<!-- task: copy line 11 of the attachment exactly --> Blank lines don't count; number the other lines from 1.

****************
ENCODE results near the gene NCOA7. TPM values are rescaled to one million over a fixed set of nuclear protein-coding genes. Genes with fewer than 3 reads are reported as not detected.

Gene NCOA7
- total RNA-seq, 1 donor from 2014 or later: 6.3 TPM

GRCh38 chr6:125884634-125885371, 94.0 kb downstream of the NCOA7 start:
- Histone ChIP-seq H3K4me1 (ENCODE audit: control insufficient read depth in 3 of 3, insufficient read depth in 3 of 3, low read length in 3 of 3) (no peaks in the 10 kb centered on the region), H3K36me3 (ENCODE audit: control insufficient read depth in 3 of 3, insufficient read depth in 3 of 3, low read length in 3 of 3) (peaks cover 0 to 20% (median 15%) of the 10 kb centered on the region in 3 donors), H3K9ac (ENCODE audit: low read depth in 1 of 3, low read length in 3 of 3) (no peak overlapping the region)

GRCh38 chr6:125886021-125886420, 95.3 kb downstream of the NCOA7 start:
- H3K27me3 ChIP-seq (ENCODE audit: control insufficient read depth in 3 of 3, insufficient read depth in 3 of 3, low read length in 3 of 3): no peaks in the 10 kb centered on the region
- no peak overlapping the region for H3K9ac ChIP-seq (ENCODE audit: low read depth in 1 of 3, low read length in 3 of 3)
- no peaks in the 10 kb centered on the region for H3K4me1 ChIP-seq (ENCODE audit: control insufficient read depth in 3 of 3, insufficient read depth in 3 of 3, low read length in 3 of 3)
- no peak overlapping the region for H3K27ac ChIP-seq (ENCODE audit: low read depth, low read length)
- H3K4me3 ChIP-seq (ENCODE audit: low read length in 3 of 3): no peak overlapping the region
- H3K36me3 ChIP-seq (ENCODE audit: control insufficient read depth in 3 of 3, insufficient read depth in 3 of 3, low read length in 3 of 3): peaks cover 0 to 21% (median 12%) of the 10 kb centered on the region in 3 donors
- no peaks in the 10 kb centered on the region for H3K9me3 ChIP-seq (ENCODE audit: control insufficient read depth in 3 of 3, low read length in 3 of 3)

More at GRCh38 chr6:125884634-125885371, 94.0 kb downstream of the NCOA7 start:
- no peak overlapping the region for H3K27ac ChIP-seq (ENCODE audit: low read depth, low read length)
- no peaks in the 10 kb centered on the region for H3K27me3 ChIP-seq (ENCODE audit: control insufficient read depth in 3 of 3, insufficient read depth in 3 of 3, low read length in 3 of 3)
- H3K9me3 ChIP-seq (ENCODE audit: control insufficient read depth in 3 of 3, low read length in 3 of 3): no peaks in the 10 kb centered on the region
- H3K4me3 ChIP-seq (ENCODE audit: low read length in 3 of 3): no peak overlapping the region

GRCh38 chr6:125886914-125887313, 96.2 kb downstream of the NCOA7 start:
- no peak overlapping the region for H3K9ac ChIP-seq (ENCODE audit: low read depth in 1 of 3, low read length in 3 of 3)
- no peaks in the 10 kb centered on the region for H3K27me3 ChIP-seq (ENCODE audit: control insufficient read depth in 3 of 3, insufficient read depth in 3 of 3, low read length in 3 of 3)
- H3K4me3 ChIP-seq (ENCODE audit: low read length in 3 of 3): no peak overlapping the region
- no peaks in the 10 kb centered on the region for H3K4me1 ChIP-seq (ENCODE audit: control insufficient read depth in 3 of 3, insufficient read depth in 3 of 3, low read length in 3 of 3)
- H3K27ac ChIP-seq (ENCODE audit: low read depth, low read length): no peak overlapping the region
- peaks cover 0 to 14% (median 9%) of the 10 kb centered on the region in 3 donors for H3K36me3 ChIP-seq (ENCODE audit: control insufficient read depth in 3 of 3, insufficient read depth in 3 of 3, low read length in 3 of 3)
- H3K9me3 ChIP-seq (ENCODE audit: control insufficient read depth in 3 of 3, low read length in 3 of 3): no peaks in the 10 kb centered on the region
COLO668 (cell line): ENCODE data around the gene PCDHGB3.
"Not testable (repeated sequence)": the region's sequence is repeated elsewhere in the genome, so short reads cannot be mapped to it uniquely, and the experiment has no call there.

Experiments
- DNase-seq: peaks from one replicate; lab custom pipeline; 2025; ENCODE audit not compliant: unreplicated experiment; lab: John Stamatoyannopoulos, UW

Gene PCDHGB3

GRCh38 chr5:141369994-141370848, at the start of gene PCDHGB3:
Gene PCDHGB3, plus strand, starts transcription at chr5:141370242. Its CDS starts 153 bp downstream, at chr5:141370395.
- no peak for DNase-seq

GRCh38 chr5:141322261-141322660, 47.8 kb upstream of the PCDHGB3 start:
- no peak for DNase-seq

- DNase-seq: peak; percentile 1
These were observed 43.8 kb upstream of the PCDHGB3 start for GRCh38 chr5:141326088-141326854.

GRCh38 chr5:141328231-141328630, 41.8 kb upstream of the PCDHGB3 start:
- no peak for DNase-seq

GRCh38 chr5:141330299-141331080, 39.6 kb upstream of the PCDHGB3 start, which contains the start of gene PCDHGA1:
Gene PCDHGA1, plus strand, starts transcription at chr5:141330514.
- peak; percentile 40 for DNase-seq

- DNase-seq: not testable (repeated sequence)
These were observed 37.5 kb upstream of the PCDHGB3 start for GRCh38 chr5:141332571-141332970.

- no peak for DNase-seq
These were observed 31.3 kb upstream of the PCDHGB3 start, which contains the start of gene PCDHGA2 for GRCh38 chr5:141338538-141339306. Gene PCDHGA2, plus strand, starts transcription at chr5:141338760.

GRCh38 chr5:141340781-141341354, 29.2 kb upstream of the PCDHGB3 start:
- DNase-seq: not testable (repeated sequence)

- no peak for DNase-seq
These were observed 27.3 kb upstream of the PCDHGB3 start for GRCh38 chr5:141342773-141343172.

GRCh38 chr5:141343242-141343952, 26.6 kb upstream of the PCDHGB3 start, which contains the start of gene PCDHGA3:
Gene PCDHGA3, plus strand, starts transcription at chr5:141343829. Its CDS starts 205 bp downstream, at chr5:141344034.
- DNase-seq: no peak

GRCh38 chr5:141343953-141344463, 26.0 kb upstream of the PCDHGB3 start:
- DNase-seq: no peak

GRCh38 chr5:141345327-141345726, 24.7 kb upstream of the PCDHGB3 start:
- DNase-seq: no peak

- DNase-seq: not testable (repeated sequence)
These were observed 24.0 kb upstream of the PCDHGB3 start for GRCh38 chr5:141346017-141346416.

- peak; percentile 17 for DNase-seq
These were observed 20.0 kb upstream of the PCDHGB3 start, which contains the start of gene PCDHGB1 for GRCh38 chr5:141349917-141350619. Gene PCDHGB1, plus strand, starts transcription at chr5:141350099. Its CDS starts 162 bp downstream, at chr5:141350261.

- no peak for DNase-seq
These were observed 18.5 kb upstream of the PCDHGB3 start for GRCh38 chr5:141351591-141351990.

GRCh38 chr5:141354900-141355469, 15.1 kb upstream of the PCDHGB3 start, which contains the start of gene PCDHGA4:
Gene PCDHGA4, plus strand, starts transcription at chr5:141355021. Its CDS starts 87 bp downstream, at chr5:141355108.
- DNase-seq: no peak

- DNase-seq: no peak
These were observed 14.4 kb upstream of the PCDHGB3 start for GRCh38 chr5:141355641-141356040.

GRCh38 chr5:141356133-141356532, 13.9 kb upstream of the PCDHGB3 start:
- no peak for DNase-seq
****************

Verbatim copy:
- H3K4me3 ChIP-seq (ENCODE audit: low read length in 3 of 3): no peak overlapping the region